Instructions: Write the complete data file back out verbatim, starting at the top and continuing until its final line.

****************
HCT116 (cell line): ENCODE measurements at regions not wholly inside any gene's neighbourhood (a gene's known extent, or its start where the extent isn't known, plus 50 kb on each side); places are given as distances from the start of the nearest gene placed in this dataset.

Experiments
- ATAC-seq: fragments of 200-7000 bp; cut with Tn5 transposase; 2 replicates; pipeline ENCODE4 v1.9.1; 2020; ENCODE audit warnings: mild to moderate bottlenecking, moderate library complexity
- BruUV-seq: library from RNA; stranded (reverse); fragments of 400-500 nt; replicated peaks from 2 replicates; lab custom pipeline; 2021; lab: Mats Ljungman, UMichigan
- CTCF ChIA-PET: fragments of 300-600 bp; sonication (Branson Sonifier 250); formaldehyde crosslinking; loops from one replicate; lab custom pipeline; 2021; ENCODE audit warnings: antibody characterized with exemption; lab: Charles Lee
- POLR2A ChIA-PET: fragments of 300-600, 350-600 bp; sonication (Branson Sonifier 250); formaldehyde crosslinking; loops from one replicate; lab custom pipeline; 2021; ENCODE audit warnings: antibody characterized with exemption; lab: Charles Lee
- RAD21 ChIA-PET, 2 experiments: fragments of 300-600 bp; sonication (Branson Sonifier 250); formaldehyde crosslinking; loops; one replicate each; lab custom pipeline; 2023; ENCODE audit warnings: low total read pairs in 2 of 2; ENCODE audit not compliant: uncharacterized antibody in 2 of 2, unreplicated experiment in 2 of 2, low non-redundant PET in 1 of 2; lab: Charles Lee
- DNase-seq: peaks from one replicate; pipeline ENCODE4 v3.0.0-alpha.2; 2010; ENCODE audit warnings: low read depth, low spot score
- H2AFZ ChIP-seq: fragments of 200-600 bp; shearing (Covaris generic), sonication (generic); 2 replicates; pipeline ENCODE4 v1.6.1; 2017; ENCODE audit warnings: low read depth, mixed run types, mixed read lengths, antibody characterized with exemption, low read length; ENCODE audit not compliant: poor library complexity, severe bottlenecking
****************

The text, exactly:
HCT116 (cell line): ENCODE measurements at regions not wholly inside any gene's neighbourhood (a gene's known extent, or its start where the extent isn't known, plus 50 kb on each side); places are given as distances from the start of the nearest gene placed in this dataset.

Experiments
- ATAC-seq: fragments of 200-7000 bp; cut with Tn5 transposase; 2 replicates; pipeline ENCODE4 v1.9.1; 2020; ENCODE audit warnings: mild to moderate bottlenecking, moderate library complexity
- BruUV-seq: library from RNA; stranded (reverse); fragments of 400-500 nt; replicated peaks from 2 replicates; lab custom pipeline; 2021; lab: Mats Ljungman, UMichigan
- CTCF ChIA-PET: fragments of 300-600 bp; sonication (Branson Sonifier 250); formaldehyde crosslinking; loops from one replicate; lab custom pipeline; 2021; ENCODE audit warnings: antibody characterized with exemption; lab: Charles Lee
- POLR2A ChIA-PET: fragments of 300-600, 350-600 bp; sonication (Branson Sonifier 250); formaldehyde crosslinking; loops from one replicate; lab custom pipeline; 2021; ENCODE audit warnings: antibody characterized with exemption; lab: Charles Lee
- RAD21 ChIA-PET, 2 experiments: fragments of 300-600 bp; sonication (Branson Sonifier 250); formaldehyde crosslinking; loops; one replicate each; lab custom pipeline; 2023; ENCODE audit warnings: low total read pairs in 2 of 2; ENCODE audit not compliant: uncharacterized antibody in 2 of 2, unreplicated experiment in 2 of 2, low non-redundant PET in 1 of 2; lab: Charles Lee
- DNase-seq: peaks from one replicate; pipeline ENCODE4 v3.0.0-alpha.2; 2010; ENCODE audit warnings: low read depth, low spot score
- H2AFZ ChIP-seq: fragments of 200-600 bp; shearing (Covaris generic), sonication (generic); 2 replicates; pipeline ENCODE4 v1.6.1; 2017; ENCODE audit warnings: low read depth, mixed run types, mixed read lengths, antibody characterized with exemption, low read length; ENCODE audit not compliant: poor library complexity, severe bottlenecking